“And now may I ask where you two gad-abouts are going?” she inquired, noticing Margaret’s short skirt and Sam in a pair of stout tramping boots.
“To a pond, mother—the nearest, I believe. Think of it—we have four of them,” announced Margaret proudly.
“Then I’m going too,” declared her mother.
“Good!” cried Thayor. “Holcomb says he can easily take us there and back in time for luncheon.”
Alice turned to her husband, and patting the back of his hand, said:
“Sam, you’ll forgive me for my lack of enthusiasm since I came, won’t you? I was really ill; the heat was something frightful coming up.” The tone of her voice was captivating.
Thayor covered her hand with his own.
“Of course I will—you were tired out, dear—that was all. Hurry up and drink your coffee,” he continued, looking at the clock over the chimney-piece in the breakfast room; “Holcomb is waiting for us. But put on your heaviest boots, Alice, before you start; the trail is apt to be damp in places after the misty night. We are lucky not to have waked up in a drizzling rain.”
Margaret looked across the table at her mother:
“Oh, what a night it was!” she burst out. “Could there be anything more beautiful than the wilderness in the moonlight? It really seemed a sin to go to bed. I hope you saw it too—I was coming to wake you, it was so lovely.”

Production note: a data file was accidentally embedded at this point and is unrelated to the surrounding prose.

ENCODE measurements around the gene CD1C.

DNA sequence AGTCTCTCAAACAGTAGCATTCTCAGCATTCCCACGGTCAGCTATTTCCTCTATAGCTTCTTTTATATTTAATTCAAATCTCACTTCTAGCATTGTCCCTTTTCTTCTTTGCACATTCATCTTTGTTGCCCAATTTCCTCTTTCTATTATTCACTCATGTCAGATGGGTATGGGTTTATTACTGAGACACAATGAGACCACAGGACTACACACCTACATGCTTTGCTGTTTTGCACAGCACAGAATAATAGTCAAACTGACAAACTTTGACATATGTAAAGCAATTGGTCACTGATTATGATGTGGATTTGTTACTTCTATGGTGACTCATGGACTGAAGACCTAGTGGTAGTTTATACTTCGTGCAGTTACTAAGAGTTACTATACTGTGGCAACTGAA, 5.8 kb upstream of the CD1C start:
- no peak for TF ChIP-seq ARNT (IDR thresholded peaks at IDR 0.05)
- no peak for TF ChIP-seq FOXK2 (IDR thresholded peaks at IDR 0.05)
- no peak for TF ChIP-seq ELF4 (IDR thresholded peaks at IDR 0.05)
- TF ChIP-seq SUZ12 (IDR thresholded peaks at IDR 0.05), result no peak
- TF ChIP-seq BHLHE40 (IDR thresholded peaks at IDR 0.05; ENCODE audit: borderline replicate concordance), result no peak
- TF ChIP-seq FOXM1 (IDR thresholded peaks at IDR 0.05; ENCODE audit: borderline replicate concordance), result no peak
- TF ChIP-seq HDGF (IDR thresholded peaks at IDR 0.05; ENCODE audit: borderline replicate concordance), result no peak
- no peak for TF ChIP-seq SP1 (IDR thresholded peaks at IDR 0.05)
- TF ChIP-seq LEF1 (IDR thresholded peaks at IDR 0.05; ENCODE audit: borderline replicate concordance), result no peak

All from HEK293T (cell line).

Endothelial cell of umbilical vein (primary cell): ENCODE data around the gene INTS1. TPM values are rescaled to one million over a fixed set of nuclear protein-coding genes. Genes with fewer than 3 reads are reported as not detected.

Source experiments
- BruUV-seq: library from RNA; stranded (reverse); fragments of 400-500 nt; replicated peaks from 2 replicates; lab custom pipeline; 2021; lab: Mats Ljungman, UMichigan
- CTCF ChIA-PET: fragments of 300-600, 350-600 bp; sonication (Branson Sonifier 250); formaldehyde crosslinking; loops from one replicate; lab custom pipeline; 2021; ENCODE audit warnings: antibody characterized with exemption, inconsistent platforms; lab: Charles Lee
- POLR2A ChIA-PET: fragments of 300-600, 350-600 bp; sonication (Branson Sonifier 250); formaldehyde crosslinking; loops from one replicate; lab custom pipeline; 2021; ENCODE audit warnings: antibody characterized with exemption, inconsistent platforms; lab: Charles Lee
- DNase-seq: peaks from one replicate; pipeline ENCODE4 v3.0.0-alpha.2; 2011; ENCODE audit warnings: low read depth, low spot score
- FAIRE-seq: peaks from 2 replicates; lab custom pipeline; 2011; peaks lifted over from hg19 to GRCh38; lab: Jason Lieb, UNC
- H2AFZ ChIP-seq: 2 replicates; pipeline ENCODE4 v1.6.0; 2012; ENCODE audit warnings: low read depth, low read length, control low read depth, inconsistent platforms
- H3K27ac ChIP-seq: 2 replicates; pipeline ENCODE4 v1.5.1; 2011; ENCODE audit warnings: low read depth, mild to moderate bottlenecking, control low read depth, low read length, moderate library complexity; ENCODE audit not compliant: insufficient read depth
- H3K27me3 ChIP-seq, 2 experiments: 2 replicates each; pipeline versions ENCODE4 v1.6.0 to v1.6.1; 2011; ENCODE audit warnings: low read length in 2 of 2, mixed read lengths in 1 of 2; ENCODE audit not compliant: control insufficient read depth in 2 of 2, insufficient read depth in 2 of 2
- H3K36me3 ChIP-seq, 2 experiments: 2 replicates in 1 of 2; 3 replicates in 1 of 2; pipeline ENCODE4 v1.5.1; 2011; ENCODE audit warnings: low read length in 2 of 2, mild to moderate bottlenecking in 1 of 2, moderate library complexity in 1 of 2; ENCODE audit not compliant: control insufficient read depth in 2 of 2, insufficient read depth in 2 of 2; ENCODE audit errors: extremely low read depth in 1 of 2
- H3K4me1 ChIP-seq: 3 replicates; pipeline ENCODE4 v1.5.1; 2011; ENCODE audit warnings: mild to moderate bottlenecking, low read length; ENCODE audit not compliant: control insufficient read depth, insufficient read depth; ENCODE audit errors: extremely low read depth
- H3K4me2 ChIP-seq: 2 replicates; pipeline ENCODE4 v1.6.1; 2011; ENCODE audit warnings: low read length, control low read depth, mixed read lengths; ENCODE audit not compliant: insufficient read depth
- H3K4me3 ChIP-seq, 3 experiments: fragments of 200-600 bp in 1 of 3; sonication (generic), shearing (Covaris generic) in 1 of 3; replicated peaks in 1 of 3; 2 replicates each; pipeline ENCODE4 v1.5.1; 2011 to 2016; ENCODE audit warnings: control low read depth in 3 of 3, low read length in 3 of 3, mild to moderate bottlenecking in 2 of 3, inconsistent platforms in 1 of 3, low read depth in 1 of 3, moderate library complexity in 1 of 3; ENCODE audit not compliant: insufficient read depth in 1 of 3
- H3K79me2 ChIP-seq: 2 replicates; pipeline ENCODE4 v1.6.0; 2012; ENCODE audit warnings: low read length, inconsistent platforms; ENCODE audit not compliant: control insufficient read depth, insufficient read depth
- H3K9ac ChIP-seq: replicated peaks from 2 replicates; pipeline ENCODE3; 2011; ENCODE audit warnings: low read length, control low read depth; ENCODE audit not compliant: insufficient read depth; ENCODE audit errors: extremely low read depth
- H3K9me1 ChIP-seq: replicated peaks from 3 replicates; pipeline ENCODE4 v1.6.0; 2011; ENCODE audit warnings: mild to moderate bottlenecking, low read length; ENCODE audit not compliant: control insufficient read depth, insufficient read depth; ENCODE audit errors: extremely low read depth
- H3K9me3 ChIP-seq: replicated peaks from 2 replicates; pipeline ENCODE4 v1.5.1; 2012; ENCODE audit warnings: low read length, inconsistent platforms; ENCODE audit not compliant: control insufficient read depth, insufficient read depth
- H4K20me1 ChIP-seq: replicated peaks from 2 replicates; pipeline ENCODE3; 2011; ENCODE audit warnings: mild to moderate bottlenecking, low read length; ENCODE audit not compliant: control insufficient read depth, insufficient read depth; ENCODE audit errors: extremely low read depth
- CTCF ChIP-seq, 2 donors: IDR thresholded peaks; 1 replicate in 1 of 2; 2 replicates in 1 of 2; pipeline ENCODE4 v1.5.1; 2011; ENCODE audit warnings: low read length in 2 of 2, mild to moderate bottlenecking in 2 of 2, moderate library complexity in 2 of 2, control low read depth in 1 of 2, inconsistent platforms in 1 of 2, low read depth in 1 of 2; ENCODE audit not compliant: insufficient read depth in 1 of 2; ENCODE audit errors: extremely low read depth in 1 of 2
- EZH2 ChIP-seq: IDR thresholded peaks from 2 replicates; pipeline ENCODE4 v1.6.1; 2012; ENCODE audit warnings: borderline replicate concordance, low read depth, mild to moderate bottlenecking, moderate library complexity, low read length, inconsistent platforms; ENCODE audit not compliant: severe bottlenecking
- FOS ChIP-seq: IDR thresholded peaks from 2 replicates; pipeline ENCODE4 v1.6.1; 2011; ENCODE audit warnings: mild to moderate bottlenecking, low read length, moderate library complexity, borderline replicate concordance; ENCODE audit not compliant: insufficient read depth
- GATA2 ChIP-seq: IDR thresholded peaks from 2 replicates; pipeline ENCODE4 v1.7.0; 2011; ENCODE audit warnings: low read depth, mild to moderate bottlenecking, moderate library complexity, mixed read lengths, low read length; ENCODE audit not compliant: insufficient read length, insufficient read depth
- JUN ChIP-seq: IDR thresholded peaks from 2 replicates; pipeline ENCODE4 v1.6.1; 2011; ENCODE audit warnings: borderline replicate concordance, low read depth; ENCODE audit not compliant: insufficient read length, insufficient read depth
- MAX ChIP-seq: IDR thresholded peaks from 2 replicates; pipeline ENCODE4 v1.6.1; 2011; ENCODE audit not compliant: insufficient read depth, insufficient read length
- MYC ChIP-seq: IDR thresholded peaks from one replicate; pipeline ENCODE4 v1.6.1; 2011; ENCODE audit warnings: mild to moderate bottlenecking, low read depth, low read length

“And so I gather,” returned Alice with a smile, “that you went to bed very late.”
“Yes, I did,” confessed Margaret; “and so I have every night since we came—never have I seen anything so grand as the tumbling water. Oh, I just love it!” and she laid her little hand in her father’s as a silent tribute to his generosity in giving it to her.
The breakfast hurriedly finished, Thayor went out to the veranda and lighted a long, slim cigar. He felt like a man who had just received good news. For some moments he paced jauntily up and down, waiting for Holcomb to appear. Alice’s sudden change of manner had made him as happy as a boy. It was so extraordinary and so unexpected that he could hardly believe it was true. Her whole attitude during the drive in, and since, had been a bitter disappointment to him; now it seemed as if he had awakened from a bad dream. The caressing touch of her hand had put new life in him. Was she at last really repentant? he wondered; was there after all, a throb of love in her heart for him?
Suddenly he caught sight of Holcomb coming across the compound. He wore his gray slouch hat, a short jacket and his high boots. Very few of the young fellows about him had his build and breadth, and none his easy grace.
“Good morning, Billy!” he called.
“Good morning, Mr. Thayor,” returned Holcomb cheerily.
“And what a day, Billy!” answered Thayor, rubbing his hands in boyish glee.
“Just about as nice as they make them. You look happy, Mr. Thayor, and you look hearty—that’s best of all.”